Travel.State.Gov > International Parental Child Abduction > Country Information > Nicaragua International Parental Child Abduction Information
For information concerning travel to Nicaragua, including information about the location of the U.S. Embassy, the Smart Traveler Enrollment Program, entry/exit requirements, safety and security, crime, medical facilities and health information, traffic safety, road conditions and aviation safety, please see country-specific information for Nicaragua.
The U.S. Department of State reports statistics and compliance information for individual countries in the Annual Report on International Parental Child Abduction (IPCA). The report is located here.
Nicaragua is a signatory to the 1980 Hague Convention on the Civil Aspects of International Child Abduction (Hague Abduction Convention); however, the United States is not partnered with Nicaragua under the Convention. There are no bilateral agreements in force between Nicaragua and the United States concerning international parental child abduction.
Legal systems and laws pertaining to custody, divorce, and parental abduction vary widely from country to country. The government of Nicaragua maintains information about custody, visitation, and family law on the Internet and has a specific protocol for regulation of international restitution and abduction of children and adolescents per its family law. Parents are encouraged to consult with an attorney who specializes in family law in Nicaragua and who can provide accurate legal guidance that is specific to their circumstances.
The Department of State’s Bureau of Consular Affairs, Directorate for Overseas Citizens Services, Office of Children’s Issues provides assistance in cases of international parental child abduction. For U.S. citizen parents whose children have been wrongfully removed to or retained in countries that are not U.S. partners under the Hague Abduction Convention, the Office of Children’s Issues can provide information and resources about country-specific options for pursuing the return of or access to an abducted child. The Office of Children’s Issues may also coordinate with appropriate foreign and U.S. government authorities about the welfare of abducted U.S. citizen children. Parents are strongly encouraged to contact the Department of State for assistance.
U.S. Department of State
Bureau of Consular Affairs
Office of Children's Issues
SA-17, 9th Floor
Washington, DC 20522-1709
Outside the United States or Canada: 1-202-501-4444
Parental child abduction is a crime in Nicaragua (see Article 218 of this link, in Spanish, “Sustracción de menor”).
Parents may wish to consult with an attorney in the United States and in Nicaragua to learn more about how filing criminal charges may impact a custody case in the foreign court. Please see pressing criminal charges for more information.
Legal systems and laws pertaining to custody, divorce, and parental abduction vary widely from country to country. Parents are encouraged to consult with an attorney who specializes in family law in Nicaragua and who can provide accurate legal guidance that is specific to their circumstances.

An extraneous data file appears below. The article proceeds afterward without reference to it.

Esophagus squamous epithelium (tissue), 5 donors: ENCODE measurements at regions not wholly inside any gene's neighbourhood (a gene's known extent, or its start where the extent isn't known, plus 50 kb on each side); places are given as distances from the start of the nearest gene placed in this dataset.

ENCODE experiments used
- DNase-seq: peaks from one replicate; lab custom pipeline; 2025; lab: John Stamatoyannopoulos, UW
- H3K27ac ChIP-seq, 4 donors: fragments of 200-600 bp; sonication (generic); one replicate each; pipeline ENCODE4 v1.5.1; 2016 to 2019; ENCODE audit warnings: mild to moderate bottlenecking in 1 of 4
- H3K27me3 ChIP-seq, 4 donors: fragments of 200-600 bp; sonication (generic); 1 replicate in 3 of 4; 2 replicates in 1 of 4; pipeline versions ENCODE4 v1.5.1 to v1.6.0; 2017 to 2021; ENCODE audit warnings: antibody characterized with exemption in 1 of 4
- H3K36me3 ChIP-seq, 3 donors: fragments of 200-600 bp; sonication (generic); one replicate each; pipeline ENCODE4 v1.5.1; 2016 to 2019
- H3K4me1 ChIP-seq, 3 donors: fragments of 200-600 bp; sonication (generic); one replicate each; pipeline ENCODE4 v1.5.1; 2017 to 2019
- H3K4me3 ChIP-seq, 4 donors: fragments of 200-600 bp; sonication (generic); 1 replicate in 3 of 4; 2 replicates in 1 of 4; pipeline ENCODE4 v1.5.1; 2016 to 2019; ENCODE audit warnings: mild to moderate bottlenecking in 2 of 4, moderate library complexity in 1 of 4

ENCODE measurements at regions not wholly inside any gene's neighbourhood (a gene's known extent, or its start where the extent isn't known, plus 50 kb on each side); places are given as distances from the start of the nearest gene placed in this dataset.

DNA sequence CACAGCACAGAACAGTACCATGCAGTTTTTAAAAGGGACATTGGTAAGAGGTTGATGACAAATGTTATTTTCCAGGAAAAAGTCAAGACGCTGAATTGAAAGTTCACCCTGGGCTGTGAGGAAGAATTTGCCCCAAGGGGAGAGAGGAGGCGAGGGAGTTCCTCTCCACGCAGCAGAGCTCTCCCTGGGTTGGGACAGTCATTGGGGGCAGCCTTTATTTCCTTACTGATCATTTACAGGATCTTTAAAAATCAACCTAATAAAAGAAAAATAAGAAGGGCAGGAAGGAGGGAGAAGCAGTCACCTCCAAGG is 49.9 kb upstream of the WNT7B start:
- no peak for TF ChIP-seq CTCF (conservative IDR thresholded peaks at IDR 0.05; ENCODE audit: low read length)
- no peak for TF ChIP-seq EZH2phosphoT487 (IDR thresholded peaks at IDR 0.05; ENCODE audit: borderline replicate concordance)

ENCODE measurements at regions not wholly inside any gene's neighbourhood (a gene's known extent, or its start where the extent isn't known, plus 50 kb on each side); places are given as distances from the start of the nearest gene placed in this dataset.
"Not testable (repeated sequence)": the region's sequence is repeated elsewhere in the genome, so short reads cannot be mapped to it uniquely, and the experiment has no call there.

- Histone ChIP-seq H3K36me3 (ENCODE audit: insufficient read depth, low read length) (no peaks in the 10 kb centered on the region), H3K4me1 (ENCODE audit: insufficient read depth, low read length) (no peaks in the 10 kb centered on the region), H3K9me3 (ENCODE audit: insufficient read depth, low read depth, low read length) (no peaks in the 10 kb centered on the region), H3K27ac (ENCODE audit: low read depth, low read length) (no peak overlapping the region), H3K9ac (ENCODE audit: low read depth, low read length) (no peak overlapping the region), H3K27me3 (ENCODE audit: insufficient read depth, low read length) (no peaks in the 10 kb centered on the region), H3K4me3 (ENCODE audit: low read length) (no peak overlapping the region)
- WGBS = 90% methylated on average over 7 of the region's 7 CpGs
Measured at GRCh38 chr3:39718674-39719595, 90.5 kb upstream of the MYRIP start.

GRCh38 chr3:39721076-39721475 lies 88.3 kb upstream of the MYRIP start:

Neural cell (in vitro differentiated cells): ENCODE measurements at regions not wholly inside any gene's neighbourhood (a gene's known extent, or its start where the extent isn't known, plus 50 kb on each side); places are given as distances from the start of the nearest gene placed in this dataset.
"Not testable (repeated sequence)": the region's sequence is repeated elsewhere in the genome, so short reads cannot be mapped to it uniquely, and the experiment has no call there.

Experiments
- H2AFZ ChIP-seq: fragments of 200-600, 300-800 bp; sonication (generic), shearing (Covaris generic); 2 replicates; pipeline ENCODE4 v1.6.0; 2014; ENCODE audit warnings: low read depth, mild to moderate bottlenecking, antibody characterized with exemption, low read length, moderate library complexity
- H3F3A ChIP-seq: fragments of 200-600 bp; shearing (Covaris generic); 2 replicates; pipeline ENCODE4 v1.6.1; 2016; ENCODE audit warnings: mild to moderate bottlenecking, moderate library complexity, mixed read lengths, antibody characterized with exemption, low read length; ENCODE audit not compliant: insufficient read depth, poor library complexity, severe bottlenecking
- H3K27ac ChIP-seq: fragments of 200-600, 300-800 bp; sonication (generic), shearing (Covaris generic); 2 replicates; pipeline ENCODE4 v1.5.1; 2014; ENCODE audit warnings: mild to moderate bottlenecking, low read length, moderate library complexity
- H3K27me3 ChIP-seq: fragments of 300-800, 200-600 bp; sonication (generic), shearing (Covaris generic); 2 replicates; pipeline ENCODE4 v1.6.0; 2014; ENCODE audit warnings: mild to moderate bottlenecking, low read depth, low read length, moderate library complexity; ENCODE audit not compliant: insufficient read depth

The Office of Children’s Issues may be able to assist parents seeking access to children who have been wrongfully removed from or retained outside the United States. Parents who are seeking access to children who were not wrongfully removed from or retained outside the United States should contact the U.S. Embassy in Nicaragua for information and possible assistance.
The U.S. Embassy in Managua, Nicaragua posts list of attorneys, including those who specialize in family law.
Neither the Office of Children’s Issues nor consular officials at the U.S. Embassy in Nicaragua are authorized to provide legal advice.
The Ministry of Family, Adolescents, and Children (Mi Familia) encourages mediation in custody disputes and provides mediation services free of charge. For more information please visit Mi Familia's website or call +505-2277-1953.
While travelling in a foreign country, you are subject to the laws of that country. It is important for parents to understand that, although a left-behind parent in the United States may have custody or visitation rights pursuant to a U.S. custody order, that order may not be valid and enforceable in the country in which the child is located. For this reason, we strongly encourage you to speak to a local attorney if planning to remove a child from a foreign country without the consent of the other parent. Attempts to remove your child to the United States may:
The U.S. government cannot interfere with another country’s court or law enforcement system.
To understand the legal effect of a U.S. order in a foreign country, a parent should consult with a local attorney in the country in which the child is located.
For information about hiring an attorney abroad, see our section on Retaining a Foreign Attorney.
Although we cannot recommend an attorney to you, most U.S. Embassies have lists of attorneys available online. Please visit the local U.S. Embassy or Consulate website for a full listing.
For more information on consular assistance for U.S. citizens arrested abroad, please see our website.
Country officers are available to speak with you Monday - Friday, 8:00 a.m. - 5:00 p.m. For assistance with an abduction in progress or any emergency situation that occurs after normal business hours, on weekends, or federal holidays, please call toll free at 1-888-407-4747. See all contact information.
DISCLAIMER: The information in this flyer is provided for general information only, is not intended to be legal advice, and may change without notice. Questions involving interpretation of law should be addressed to an attorney licensed in the relevant jurisdiction.